Brian Keeley and Stephanie Mabes of Kent County Water Conservation gave attendees an overview of their experiences building relationships with decision makers in the townships north of Grand Rapids, MI, where the Rogue River Recreation area and the banks of the Grand River were auctioned for oil and gas development in October of 2012. They announced some success: with the help of Flow for Water, a Michigan policy team providing townships with example ordinances and resolutions, including Cannon Township that drafted a moratorium on fracking based on a similar moratorium passed by West Bloomfield Township in Oakland county.
Michigan Student Sustainability Coalition’s Caitlin Richards offered counter points attendees might use when the public is presented, in the typical oil and gas leasing meetings, with “safe fracking” information which she noted the Michigan Department of Environmental Quality uses to “minimize of the dangers and the chemicals used.”
As workshop participants convened for a final discussion, Lebherz debunked the industry’s claim (and now, the Michigan Chamber of Commerce’s suggestion too) that people opposed to fracking are “fringe groups” who do not represent the public. “In truth,” she said, “we are a diverse collection of compassionate, intelligent and informed citizens who have deep concerns based on the best available science and the experiences of people living with fracking.”
From May 31 to June 2, Michiganders representing citizen-led organizations around the state will meet for a second time this year to share research, skills and their unique points of effectiveness at Circle Pines, a cooperative peace, justice and environmental education center surrounded by state land that has been leased for oil and gas development. The goal of this second Common Ground Against Fracking retreat is to create a statewide strategic action plan.
“Not to tie anyone’s hands in terms of dictating methods,” says Rachel Zegerius of Circle Pines, “but to strengthen our growing network of support, to map out what each of us is doing and how we can each contribute to protecting our communities” from what she calls an “irresponsible method of gas and oil extraction.”
Visit EcoWatch’s FRACKING page for more related news on this topic.
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By Karen Charman
When President Donald Trump visited California on September 14 and dismissed the state Secretary of Natural Resources Wade Crowfoot's plea to recognize the role of climate change in the midst of the Golden State's worst and most dangerous recorded fire season to date, he gaslighted the tens of millions of West Coast residents suffering through the ordeal.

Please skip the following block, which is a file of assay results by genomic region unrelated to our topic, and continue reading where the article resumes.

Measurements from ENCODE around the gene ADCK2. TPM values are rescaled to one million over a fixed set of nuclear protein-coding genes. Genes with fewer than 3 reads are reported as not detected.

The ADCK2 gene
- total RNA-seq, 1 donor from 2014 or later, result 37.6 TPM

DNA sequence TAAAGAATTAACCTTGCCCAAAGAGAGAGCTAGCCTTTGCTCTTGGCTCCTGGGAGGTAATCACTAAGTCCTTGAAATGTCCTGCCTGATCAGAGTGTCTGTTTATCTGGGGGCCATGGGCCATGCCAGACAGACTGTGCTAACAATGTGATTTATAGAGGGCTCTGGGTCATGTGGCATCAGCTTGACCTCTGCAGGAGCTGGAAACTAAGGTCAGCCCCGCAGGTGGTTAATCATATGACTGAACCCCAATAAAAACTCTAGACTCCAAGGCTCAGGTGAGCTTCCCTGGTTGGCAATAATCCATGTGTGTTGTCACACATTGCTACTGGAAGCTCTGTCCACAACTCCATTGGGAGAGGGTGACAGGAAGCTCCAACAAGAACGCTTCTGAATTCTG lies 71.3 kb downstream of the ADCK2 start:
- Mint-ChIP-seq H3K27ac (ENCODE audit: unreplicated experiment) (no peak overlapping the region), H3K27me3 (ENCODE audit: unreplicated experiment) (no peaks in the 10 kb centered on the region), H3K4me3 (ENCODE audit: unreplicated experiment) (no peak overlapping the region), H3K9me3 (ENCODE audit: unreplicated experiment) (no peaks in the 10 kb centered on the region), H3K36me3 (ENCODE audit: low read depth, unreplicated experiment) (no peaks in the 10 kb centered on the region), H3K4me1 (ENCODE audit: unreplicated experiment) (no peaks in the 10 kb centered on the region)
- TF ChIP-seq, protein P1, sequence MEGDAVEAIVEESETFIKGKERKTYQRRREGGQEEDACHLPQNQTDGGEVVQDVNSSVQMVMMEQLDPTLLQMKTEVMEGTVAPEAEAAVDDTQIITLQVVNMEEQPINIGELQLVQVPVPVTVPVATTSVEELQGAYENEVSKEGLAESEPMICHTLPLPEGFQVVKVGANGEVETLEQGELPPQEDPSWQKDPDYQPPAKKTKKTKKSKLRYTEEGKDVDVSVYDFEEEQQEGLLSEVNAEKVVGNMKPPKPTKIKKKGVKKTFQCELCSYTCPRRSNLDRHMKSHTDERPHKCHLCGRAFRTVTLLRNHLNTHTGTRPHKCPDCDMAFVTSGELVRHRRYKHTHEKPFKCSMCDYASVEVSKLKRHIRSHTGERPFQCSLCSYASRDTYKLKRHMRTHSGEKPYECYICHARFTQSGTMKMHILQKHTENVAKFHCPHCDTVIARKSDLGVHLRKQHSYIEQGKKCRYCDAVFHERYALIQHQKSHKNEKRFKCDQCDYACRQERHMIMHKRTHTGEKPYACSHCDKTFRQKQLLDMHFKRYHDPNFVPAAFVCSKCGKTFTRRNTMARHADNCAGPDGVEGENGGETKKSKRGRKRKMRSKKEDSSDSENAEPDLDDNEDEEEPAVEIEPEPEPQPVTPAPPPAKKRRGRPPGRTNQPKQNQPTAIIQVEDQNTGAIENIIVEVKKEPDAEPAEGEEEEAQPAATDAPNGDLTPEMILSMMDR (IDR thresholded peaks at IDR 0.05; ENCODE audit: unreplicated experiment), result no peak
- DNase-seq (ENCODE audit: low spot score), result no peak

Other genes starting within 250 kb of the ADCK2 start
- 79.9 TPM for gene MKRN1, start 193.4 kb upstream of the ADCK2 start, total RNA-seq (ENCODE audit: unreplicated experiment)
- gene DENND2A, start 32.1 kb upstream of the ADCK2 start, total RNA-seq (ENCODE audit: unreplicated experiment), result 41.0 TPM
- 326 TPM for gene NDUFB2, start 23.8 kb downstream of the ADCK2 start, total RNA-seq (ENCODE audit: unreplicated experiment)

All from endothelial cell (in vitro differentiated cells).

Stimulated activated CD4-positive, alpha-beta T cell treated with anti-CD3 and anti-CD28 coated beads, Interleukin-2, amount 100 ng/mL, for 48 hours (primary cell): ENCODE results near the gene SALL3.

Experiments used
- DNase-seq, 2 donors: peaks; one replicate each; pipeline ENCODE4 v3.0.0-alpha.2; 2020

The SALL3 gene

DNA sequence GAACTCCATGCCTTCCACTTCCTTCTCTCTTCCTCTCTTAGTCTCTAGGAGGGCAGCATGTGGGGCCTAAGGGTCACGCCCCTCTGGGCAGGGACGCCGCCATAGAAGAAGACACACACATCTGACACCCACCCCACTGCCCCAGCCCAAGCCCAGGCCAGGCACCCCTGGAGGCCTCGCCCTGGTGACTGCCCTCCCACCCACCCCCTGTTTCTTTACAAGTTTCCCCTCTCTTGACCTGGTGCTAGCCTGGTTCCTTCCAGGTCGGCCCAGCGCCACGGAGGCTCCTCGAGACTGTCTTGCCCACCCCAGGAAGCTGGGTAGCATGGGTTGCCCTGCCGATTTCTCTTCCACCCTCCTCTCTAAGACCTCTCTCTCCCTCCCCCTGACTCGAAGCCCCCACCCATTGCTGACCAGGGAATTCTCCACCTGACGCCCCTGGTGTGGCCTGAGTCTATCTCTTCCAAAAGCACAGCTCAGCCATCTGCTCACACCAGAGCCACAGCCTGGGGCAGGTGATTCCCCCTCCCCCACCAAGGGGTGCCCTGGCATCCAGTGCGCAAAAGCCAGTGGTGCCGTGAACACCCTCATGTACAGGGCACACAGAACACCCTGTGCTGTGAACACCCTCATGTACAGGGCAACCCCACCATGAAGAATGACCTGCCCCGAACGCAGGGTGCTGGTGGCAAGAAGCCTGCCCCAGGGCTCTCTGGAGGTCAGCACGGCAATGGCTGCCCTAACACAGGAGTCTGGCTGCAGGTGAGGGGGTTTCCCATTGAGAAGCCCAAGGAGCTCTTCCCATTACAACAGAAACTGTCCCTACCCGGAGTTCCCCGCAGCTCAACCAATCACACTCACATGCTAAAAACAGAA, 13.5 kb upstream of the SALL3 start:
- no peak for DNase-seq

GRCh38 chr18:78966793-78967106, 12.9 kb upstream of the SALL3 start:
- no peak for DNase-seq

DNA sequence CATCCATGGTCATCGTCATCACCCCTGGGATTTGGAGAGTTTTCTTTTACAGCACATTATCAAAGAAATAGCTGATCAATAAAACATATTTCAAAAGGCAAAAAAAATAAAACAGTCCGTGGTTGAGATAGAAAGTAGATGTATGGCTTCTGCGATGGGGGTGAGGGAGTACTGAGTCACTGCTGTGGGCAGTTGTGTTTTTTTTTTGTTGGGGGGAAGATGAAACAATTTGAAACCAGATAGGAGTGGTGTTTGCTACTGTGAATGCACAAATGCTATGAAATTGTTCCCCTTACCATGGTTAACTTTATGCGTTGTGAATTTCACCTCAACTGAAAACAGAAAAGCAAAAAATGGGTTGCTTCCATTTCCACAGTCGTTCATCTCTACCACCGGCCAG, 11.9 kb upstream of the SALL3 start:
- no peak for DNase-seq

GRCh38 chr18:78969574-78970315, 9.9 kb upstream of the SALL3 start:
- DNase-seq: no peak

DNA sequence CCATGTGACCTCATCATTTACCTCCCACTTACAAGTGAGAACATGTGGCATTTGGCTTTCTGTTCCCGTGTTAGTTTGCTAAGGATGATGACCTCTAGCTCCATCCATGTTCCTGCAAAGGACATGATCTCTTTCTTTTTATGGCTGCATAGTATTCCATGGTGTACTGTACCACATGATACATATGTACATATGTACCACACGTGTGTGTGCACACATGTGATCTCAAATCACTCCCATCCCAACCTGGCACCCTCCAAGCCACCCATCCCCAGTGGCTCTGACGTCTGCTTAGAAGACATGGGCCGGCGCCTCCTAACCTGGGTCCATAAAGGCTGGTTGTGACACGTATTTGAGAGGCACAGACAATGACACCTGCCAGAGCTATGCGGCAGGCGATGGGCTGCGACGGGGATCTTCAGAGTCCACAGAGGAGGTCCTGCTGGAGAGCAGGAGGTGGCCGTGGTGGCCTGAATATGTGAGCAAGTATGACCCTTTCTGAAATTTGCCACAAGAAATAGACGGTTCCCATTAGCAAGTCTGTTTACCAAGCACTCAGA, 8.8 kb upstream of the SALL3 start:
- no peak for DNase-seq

Foxes Guarding the Henhouse<p>Before he assumed power, Trump attacked regulations as unnecessary barriers to freedom and economic prosperity. Since taking office, he has targeted anything enacted by the administration of his predecessor, Barack Obama, and taken steps to withdraw the U.S. from the Paris agreement, the international effort to combat climate change. He has also staffed heads of key agencies with climate deniers of various stripes, forced out career public servants and created a hostile work environment for those who don't profess loyalty to his deregulatory agenda.</p><p>Like Trump himself, some of his cabinet choices displayed an audacious penchant for <a href="https://www.nytimes.com/interactive/2020/09/27/us/donald-trump-taxes.html?action=click&module=Spotlight&pgtype=Homepage" target="_blank">self-dealing</a> and abusing their positions of authority. One example is Trump's first Environmental Protection Agency (EPA) Administrator, Scott Pruitt, who aggressively worked to overturn Obama's climate regulations, spent most of his time in <a href="https://www.washingtonpost.com/national/health-science/trump-epa-head-steps-down-after-wave-of-ethics-management-scandals/2018/07/05/39f4251a-6813-11e8-bea7-c8eb28bc52b1_story.html" target="_blank" rel="noopener noreferrer">private meetings</a> with fossil fuel and chemical company executives, sidelined career EPA staff and reconfigured independent scientific advisory boards to make them more supportive of the industries EPA is charged with regulating. Dubbed "<a href="https://www.latimes.com/politics/la-na-pol-pruitt-leaves-20180705-story.html" target="_blank" rel="noopener noreferrer">one of the most scandal-plagued Cabinet officials in U.S. history</a>," Pruitt resigned in disgrace after revelations about his multiple brazen abuses, including using the agency as his personal concierge service and piggy bank.</p><p>Pruitt's deputy, Andrew Wheeler, a <a href="https://www.cbsnews.com/news/andrew-wheeler-acting-epa-administrator-former-number-two-before-scott-pruitt-resignation/" target="_blank">former coal industry lobbyist</a> and longtime Republican Washington insider, took over and has continued Trump's deregulatory agenda apace.</p><p>At the Department of Interior (DOI), a sprawling agency that oversees 75 percent of the country's public federal lands and includes the U.S. Geological Survey, which is tasked with evaluating natural hazards that threaten life and the health of our ecosystems, Trump installed another flamboyant anti-environmentalist to head the agency. Like Pruitt, Trump's first Interior Secretary Ryan Zinke aggressively attacked environmental regulations, <a href="https://www.washingtonpost.com/news/energy-environment/wp/2017/05/07/epa-dismisses-half-of-its-scientific-advisers-on-key-board-citing-clean-break-with-obama-administration/" target="_blank">ditched more than 200 advisory panels</a>, and pushed to open up vast swaths of public land to oil and gas drilling. Described by one environmental group as "<a href="https://www.washingtonpost.com/national/health-science/interior-secretary-zinke-resigns-amid-investigations/2018/12/15/481f9104-0077-11e9-ad40-cdfd0e0dd65a_story.html" target="_blank" rel="noopener noreferrer">the most anti-conservation Interior secretary in our nation's history</a>," Zinke was forced out after numerous highly publicized conflict-of-interest scandals.</p><p>The DOI is now run by Zinke's deputy secretary, David Bernhardt, another longtime Republican Washington insider and former oil industry lobbyist who has also been the subject of <a href="https://slate.com/news-and-politics/2020/05/this-is-still-happening-david-bernhardt-trump-lincoln.html" target="_blank">several government ethics complaints</a> for various violations favoring polluting industries.</p><p>More recently, longtime climate change denier David Legates, a climatologist at the University of Delaware previously <a href="https://insideclimatenews.org/news/19032015/u-delaware-refuses-disclose-funding-sources-its-climate-contrarian" target="_blank">funded by fossil fuel interests</a>, was hired for a <a href="https://www.npr.org/2020/09/12/912301325/longtime-climate-science-denier-hired-at-noaa" target="_blank" rel="noopener noreferrer">top job</a> advancing weather modeling and prediction at the National Oceanic and Atmospheric Administration (NOAA). Legates has called for <a href="https://www.democracynow.org/2020/9/18/noaa_david_legates_climate_crisis" target="_blank" rel="noopener noreferrer">increasing carbon emissions</a>.</p><p>The Trump administration has done much more than stack government agencies with fossil fuel industry proponents. It has removed or diluted discussion of climate change from as many government platforms as it can and decimated independent scientific advisory boards that provide unbiased, fact-based information the government needs to enact policies that protect the public. It has also <a href="https://thehill.com/policy/energy-environment/482352-trump-budget-slashes-funding-for-epa-environmental-programs" target="_blank" rel="noopener noreferrer">slashed environmental agency staffing and budgets</a>.</p>